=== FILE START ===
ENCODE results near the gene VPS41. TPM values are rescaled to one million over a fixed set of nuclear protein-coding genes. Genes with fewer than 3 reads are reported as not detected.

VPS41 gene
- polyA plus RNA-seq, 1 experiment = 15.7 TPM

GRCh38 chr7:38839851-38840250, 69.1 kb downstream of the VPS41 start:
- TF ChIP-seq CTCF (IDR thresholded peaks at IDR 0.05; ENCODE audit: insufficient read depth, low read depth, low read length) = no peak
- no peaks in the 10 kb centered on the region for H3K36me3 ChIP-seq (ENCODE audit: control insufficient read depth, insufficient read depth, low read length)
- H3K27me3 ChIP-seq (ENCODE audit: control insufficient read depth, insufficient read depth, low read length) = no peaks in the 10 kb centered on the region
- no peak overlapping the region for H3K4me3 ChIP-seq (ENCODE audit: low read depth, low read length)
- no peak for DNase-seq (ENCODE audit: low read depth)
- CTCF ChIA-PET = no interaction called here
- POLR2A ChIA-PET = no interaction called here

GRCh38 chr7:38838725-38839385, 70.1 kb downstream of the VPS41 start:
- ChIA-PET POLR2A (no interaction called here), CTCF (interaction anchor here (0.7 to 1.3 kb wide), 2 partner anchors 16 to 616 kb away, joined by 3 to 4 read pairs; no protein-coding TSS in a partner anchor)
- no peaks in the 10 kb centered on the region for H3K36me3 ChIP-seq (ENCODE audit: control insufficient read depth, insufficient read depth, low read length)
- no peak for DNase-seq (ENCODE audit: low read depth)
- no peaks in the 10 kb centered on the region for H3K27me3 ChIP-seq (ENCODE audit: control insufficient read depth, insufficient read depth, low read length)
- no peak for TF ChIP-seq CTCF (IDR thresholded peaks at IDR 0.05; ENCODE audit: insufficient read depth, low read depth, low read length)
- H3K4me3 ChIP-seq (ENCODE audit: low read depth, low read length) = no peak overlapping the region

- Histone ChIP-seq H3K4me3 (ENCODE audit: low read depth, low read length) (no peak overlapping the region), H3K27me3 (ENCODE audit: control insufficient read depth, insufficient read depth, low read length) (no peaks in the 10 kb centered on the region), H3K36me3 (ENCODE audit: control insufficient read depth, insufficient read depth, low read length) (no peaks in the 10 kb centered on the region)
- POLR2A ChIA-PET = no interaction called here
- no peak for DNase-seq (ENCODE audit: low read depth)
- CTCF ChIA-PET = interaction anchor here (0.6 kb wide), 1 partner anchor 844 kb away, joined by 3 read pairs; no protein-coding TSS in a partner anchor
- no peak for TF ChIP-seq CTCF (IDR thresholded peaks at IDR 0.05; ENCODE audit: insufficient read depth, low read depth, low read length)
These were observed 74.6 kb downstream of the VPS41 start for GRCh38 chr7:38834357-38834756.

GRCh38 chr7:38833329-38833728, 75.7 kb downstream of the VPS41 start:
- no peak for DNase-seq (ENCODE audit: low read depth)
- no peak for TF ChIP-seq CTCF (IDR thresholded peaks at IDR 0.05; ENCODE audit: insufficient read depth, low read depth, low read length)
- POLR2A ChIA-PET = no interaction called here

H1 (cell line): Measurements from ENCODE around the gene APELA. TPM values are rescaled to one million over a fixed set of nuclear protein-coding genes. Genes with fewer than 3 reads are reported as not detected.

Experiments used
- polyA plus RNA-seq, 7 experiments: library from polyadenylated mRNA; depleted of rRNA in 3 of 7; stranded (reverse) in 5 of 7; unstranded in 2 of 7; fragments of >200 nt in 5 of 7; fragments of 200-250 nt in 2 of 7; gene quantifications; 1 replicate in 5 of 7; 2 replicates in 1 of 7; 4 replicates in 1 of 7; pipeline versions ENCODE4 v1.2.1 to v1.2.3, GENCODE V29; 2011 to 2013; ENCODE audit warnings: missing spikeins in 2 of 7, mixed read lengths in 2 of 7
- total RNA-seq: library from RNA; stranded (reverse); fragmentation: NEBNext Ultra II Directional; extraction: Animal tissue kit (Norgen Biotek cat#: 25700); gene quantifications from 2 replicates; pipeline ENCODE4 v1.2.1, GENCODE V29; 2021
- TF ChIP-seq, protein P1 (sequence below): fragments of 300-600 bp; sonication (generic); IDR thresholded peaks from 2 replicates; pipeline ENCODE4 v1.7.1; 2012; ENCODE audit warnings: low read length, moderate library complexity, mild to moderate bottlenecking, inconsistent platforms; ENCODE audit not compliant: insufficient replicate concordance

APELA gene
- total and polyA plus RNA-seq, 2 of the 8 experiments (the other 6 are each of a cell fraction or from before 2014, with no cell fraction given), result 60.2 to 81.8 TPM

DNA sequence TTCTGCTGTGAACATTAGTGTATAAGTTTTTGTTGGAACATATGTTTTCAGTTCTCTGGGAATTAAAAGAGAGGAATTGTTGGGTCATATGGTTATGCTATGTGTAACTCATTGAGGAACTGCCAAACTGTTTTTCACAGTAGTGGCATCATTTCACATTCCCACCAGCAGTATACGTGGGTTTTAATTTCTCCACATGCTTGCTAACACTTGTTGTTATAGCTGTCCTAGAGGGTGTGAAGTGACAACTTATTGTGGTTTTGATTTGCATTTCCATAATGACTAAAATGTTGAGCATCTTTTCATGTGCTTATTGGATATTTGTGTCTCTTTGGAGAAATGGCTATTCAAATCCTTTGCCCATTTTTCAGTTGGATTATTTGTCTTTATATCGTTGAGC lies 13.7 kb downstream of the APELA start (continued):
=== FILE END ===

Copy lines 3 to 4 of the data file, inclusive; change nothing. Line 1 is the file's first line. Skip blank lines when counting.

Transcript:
- polyA plus RNA-seq, 1 experiment = 15.7 TPM

GRCh38 chr7:38839851-38840250, 69.1 kb downstream of the VPS41 start: